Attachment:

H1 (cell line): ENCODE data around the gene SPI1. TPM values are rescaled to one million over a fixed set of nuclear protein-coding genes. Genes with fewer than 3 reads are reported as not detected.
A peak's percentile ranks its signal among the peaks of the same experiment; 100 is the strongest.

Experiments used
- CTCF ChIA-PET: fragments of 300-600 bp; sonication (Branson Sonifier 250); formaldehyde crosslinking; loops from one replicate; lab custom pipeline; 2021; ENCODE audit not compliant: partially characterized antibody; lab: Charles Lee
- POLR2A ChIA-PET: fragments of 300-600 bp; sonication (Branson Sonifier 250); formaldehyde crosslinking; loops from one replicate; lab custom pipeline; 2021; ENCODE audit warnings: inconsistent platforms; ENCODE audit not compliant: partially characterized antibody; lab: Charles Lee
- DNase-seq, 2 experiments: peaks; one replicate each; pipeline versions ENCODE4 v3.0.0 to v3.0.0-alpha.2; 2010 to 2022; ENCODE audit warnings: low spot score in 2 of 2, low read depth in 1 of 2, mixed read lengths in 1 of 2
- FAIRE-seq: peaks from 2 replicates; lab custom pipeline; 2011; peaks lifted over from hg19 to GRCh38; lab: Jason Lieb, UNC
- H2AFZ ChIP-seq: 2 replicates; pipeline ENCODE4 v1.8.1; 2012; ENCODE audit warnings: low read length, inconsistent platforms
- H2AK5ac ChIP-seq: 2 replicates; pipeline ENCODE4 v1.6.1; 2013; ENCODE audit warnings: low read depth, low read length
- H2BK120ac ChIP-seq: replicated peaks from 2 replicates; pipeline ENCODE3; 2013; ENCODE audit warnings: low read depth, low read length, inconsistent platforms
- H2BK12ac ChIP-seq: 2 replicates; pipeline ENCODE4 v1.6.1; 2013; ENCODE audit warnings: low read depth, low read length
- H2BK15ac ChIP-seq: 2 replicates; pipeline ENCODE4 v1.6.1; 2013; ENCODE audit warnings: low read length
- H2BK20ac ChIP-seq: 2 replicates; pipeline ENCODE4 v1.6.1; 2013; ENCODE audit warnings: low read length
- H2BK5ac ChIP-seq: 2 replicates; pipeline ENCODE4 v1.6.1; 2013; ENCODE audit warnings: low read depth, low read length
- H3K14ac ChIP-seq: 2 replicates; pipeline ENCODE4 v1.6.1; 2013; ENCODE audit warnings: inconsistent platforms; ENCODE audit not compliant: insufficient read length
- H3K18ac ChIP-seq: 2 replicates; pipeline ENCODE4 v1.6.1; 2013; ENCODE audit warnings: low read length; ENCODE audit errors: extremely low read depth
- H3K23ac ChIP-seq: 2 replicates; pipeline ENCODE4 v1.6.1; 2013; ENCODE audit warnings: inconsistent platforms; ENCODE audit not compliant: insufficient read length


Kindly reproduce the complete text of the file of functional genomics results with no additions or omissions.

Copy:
H1 (cell line): ENCODE data around the gene SPI1. TPM values are rescaled to one million over a fixed set of nuclear protein-coding genes. Genes with fewer than 3 reads are reported as not detected.
A peak's percentile ranks its signal among the peaks of the same experiment; 100 is the strongest.

Experiments used
- CTCF ChIA-PET: fragments of 300-600 bp; sonication (Branson Sonifier 250); formaldehyde crosslinking; loops from one replicate; lab custom pipeline; 2021; ENCODE audit not compliant: partially characterized antibody; lab: Charles Lee
- POLR2A ChIA-PET: fragments of 300-600 bp; sonication (Branson Sonifier 250); formaldehyde crosslinking; loops from one replicate; lab custom pipeline; 2021; ENCODE audit warnings: inconsistent platforms; ENCODE audit not compliant: partially characterized antibody; lab: Charles Lee
- DNase-seq, 2 experiments: peaks; one replicate each; pipeline versions ENCODE4 v3.0.0 to v3.0.0-alpha.2; 2010 to 2022; ENCODE audit warnings: low spot score in 2 of 2, low read depth in 1 of 2, mixed read lengths in 1 of 2
- FAIRE-seq: peaks from 2 replicates; lab custom pipeline; 2011; peaks lifted over from hg19 to GRCh38; lab: Jason Lieb, UNC
- H2AFZ ChIP-seq: 2 replicates; pipeline ENCODE4 v1.8.1; 2012; ENCODE audit warnings: low read length, inconsistent platforms
- H2AK5ac ChIP-seq: 2 replicates; pipeline ENCODE4 v1.6.1; 2013; ENCODE audit warnings: low read depth, low read length
- H2BK120ac ChIP-seq: replicated peaks from 2 replicates; pipeline ENCODE3; 2013; ENCODE audit warnings: low read depth, low read length, inconsistent platforms
- H2BK12ac ChIP-seq: 2 replicates; pipeline ENCODE4 v1.6.1; 2013; ENCODE audit warnings: low read depth, low read length
- H2BK15ac ChIP-seq: 2 replicates; pipeline ENCODE4 v1.6.1; 2013; ENCODE audit warnings: low read length
- H2BK20ac ChIP-seq: 2 replicates; pipeline ENCODE4 v1.6.1; 2013; ENCODE audit warnings: low read length
- H2BK5ac ChIP-seq: 2 replicates; pipeline ENCODE4 v1.6.1; 2013; ENCODE audit warnings: low read depth, low read length
- H3K14ac ChIP-seq: 2 replicates; pipeline ENCODE4 v1.6.1; 2013; ENCODE audit warnings: inconsistent platforms; ENCODE audit not compliant: insufficient read length
- H3K18ac ChIP-seq: 2 replicates; pipeline ENCODE4 v1.6.1; 2013; ENCODE audit warnings: low read length; ENCODE audit errors: extremely low read depth
- H3K23ac ChIP-seq: 2 replicates; pipeline ENCODE4 v1.6.1; 2013; ENCODE audit warnings: inconsistent platforms; ENCODE audit not compliant: insufficient read length